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All-Ireland MS Research Network provides hope to those affected by multiple sclerosis

Researchers from Queen’s University Belfast, Royal College of Surgeons in Ireland (RCSI) and NUI Galway have today (Wednesday 24 February 2021) launched the new All-Ireland MS Research Network (AIMS-RN).

The All-Ireland MS Research Network will be the largest collaboration of multiple sclerosis researchers across the island of Ireland, providing a unique opportunity for scientists, clinicians and people with multiple sclerosis in Ireland to accelerate MS research, going from the patient to the bench and bringing discovery research forward to benefit the patient. 

The network holds the potential to limit the progression of MS, to train future generations of MS researchers and to contribute to global MS research. 

Multiple sclerosis is one of the most common causes of neurological disability in young people and is increasing in incidence and prevalence around the world. Currently, there are approximately 13,500 people on the island of Ireland living with MS (4,500 in Northern Ireland and 9,000 in the Republic of Ireland). 

The goals of the All-Ireland MS Research Network are to: 

  • Deliver cutting-edge research in multiple sclerosis that focuses on limiting disease progression 

  • Train the next generations of leaders in multiple sclerosis research 

  • Communicate multiple sclerosis research activities and discoveries to the public, research community and key stakeholders 

  • Collaborate on multiple sclerosis research programmes nationally and internationally to achieve the mission of the network 

To create the network, founding investigators Professor Denise Fitzgerald, Dr Alerie Guzman de la Fuente, Dr Yvonne Dombrowski, Dr Claire McCoy, Dr Una FitzGerald and Dr Jill McMahon reached out to dozens of multi-disciplinary MS researchers across the island of Ireland. 

Commenting on the launch, Professor Denise Fitzgerald, Principal Investigator and researcher from the Wellcome-Wolfson Institute for Experimental Medicine at Queen’s University, said: “This dynamic all-island initiative not only brings Multiple Sclerosis researchers on the island of Ireland together, but links up each of their global networks of collaborators to accelerate research into combatting Multiple Sclerosis."

Dr Alerie Guzman de la Fuente, Principal Investigator and researcher from the Wellcome-Wolfson Institute for Experimental Medicine at Queen’s University, commented: "As an early career researcher, AIMS is a unique opportunity to work together with world-leading experts in MS and based on my own experience help training the next generation of MS researchers in the Island of Ireland." 

Dr Yvonne Dombrowski, Principal Investigator and researcher from the Wellcome-Wolfson Institute for Experimental Medicine at Queen’s University, added: "We are very excited to launch the AIMS Research Network which brings together those working in the field of MS from all over the island of Ireland. This will create new opportunities and accelerate joined efforts to tackle progression in MS.”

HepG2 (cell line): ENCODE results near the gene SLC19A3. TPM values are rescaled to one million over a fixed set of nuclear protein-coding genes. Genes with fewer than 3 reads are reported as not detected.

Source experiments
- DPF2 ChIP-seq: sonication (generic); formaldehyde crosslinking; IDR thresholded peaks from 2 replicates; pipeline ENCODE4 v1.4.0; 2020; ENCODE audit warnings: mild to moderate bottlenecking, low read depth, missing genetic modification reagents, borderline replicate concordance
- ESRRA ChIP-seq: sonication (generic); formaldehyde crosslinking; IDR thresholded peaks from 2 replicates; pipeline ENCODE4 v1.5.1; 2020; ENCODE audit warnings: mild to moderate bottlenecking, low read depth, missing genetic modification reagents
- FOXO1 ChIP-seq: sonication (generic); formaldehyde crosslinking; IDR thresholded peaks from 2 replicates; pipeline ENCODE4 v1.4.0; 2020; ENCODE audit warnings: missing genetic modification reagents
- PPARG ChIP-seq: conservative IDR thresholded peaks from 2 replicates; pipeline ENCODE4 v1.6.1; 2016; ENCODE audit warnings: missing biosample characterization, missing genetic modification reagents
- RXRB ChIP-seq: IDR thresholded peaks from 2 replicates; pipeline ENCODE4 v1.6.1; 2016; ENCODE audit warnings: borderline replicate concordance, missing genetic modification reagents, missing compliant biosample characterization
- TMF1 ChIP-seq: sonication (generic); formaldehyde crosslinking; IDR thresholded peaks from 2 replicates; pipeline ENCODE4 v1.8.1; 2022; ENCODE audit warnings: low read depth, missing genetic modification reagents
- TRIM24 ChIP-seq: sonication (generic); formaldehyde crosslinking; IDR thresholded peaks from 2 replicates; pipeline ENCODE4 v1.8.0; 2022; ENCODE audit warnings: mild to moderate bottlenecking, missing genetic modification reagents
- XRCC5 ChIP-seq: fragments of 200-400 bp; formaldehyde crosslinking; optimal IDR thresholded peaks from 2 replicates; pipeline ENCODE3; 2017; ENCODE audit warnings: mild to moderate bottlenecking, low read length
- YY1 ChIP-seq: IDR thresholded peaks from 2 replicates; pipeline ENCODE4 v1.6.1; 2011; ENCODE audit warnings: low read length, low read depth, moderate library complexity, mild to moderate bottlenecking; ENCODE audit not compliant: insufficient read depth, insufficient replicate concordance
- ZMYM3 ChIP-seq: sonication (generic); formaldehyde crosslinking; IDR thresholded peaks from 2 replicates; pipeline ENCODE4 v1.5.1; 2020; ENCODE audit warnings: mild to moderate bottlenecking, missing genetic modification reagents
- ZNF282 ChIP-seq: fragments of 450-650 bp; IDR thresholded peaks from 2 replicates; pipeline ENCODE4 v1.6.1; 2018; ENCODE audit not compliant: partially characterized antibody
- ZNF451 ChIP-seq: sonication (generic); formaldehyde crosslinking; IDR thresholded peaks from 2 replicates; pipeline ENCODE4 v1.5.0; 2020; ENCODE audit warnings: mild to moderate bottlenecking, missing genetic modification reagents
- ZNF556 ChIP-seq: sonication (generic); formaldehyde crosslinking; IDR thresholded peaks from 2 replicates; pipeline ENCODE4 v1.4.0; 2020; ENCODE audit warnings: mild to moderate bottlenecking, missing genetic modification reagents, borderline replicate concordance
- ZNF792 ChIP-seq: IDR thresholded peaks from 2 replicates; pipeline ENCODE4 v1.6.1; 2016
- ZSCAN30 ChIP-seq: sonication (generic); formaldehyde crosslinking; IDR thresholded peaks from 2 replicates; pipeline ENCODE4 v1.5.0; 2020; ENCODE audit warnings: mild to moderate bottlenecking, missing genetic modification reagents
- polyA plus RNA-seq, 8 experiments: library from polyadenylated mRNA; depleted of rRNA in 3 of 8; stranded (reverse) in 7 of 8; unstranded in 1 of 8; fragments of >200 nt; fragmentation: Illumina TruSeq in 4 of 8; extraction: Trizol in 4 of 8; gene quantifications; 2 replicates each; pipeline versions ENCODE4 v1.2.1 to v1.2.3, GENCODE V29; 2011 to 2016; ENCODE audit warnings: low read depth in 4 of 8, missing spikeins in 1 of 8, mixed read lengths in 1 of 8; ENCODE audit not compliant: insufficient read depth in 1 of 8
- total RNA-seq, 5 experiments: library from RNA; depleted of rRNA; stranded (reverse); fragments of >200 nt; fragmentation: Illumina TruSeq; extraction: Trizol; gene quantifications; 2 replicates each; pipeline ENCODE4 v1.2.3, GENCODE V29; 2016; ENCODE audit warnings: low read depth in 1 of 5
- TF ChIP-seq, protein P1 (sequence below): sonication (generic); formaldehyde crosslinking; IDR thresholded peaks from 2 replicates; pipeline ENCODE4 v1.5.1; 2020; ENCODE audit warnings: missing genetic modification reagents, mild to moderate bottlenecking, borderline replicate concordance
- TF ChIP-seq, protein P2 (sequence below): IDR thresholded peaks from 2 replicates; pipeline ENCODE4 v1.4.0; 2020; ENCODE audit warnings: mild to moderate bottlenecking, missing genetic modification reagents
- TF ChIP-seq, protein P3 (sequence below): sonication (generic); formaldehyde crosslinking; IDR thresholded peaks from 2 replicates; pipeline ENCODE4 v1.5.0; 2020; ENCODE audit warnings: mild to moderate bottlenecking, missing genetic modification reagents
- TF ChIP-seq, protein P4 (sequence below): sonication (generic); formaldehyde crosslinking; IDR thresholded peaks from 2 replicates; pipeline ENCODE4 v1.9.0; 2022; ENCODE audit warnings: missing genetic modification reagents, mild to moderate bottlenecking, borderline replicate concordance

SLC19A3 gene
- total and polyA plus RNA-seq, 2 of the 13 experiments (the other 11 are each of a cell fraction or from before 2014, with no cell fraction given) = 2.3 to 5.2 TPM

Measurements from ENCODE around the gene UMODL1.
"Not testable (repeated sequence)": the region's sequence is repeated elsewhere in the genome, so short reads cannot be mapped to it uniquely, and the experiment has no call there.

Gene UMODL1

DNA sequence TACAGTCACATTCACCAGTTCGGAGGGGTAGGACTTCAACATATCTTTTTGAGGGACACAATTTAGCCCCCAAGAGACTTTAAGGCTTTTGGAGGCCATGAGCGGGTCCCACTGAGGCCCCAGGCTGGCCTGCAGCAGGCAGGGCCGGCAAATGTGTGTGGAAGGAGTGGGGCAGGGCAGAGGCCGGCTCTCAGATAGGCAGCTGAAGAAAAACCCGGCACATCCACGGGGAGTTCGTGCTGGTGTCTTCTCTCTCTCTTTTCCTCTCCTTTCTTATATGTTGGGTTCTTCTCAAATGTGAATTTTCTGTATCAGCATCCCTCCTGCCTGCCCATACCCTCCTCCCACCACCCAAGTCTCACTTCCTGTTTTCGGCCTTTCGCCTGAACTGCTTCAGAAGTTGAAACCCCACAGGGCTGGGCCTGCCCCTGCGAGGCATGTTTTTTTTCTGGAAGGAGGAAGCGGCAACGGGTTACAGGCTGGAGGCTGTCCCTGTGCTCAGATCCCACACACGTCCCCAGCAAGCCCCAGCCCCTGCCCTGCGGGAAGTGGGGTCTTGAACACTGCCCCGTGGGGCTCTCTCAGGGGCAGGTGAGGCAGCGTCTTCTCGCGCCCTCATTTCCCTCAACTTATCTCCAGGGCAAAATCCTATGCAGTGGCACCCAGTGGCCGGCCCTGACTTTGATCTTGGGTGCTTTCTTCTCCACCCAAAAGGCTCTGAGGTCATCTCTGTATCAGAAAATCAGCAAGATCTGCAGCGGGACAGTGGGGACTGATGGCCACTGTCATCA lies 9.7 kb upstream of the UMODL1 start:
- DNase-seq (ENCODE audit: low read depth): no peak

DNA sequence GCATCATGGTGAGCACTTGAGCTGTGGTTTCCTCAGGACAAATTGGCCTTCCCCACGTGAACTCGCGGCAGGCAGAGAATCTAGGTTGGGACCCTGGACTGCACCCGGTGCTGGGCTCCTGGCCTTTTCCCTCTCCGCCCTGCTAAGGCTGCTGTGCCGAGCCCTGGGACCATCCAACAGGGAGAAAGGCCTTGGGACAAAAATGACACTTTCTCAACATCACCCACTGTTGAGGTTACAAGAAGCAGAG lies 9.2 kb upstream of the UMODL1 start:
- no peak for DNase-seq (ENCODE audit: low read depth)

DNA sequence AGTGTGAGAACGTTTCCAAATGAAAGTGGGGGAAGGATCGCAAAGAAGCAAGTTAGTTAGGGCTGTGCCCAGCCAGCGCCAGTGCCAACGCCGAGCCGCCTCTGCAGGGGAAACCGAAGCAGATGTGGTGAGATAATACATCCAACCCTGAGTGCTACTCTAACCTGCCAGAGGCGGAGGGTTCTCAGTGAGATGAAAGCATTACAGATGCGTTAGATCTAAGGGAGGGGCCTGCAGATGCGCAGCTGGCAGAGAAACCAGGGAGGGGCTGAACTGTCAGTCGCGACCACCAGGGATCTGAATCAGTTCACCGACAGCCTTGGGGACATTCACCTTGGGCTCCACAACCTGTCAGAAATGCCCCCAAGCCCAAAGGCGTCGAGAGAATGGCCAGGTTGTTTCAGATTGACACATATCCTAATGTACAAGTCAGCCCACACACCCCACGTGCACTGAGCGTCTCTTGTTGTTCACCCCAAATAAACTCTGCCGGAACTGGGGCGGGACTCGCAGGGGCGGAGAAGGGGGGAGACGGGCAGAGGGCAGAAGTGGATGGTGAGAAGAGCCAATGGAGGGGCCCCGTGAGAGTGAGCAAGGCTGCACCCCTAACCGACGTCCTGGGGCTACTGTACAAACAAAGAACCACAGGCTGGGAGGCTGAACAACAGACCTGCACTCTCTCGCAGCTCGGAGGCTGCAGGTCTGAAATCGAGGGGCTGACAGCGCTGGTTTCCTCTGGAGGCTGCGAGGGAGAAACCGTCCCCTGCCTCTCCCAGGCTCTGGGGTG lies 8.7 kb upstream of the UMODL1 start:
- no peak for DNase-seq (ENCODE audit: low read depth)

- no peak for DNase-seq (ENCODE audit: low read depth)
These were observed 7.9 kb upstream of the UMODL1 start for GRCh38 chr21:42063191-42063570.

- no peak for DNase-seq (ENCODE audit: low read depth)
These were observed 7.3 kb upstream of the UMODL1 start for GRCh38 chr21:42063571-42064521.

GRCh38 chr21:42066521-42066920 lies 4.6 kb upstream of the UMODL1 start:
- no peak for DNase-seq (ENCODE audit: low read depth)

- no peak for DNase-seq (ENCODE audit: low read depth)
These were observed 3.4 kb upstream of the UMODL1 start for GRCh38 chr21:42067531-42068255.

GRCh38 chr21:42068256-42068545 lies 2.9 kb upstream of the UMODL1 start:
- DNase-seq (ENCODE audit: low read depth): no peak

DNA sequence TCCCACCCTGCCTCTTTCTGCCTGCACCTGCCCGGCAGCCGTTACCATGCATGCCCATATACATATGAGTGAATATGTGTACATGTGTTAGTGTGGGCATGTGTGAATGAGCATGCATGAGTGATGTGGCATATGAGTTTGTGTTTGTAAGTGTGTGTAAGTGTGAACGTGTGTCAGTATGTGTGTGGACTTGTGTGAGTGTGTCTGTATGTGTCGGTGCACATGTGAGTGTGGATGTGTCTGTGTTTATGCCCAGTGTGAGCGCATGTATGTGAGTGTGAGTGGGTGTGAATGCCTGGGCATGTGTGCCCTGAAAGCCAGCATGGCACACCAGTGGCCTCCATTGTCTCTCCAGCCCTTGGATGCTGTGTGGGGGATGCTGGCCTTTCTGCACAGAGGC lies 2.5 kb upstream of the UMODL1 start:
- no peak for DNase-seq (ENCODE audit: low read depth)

Alexis Donnelly has lived with progressive MS for nearly 30 years, and is excited by the formation of AIMS-RN: “This network will facilitate MS researchers throughout the island to cooperate across institutional and disciplinary boundaries, linking them not only with each other but with international colleagues and allowing fresh results and insights to flow back and forth.  This can only accelerate the pace of research into progressive MS both nationally and internationally.   

I am reminded of the story of Professor Alan Thompson, Professor of Neurology in University College London and chair of the Scientific Steering Committee of the International Progressive MS Alliance (of which Alexis is also a member).  Alan Thompson’s interest in progressive MS was piqued initially by the discovery, in the basement of a Dublin Hospital, of an empty room labelled ‘MS research’*. AIMS-RN promises to replace that empty room with a vibrant community of MS researchers.  It will hasten the day when no more people have to bear the burdens of progressive MS.  Furthermore, I am just as impressed by the equal status that people with MS themselves will enjoy in that effort.  Our own experiences and perspectives will enrich this initiative and the focus of its work. 

Coinciding with the launch, AIMS-RN is opening a call for budding multiple sclerosis researchers, at undergraduate or early postgraduate level, to apply for the first AIMS-RN Research Summer Scholarships. Following a generous donation from Eamonn Haughton and Declan Smith, of Chemical Systems Control (CSC), Ltd, the first scholarship will be awarded this year to a successful candidate who is considering an MS-focused research career.  

AIMS-RN’s aims, mission and ethos has been endorsed by the following organisations: MS Ireland, the UK MS Society, European MS Platform, Irish Institute for Clinical Neuroscience, Neuroscience Ireland, the Neurology Alliance of Ireland, the Dementia Research Network of Ireland, SFI-funded Research Centres FutureNeuro and CÚRAM (the Centre for Research on Medical Devices), the Dublin Brain Bank, the Galway Neuroscience Centre, the UK Multiple Sclerosis and Parkinson’s Tissue Bank. 

For further information and details of how to apply for the AIMS-RN Research Summer Scholarships, please visit www.aims-rn.org 

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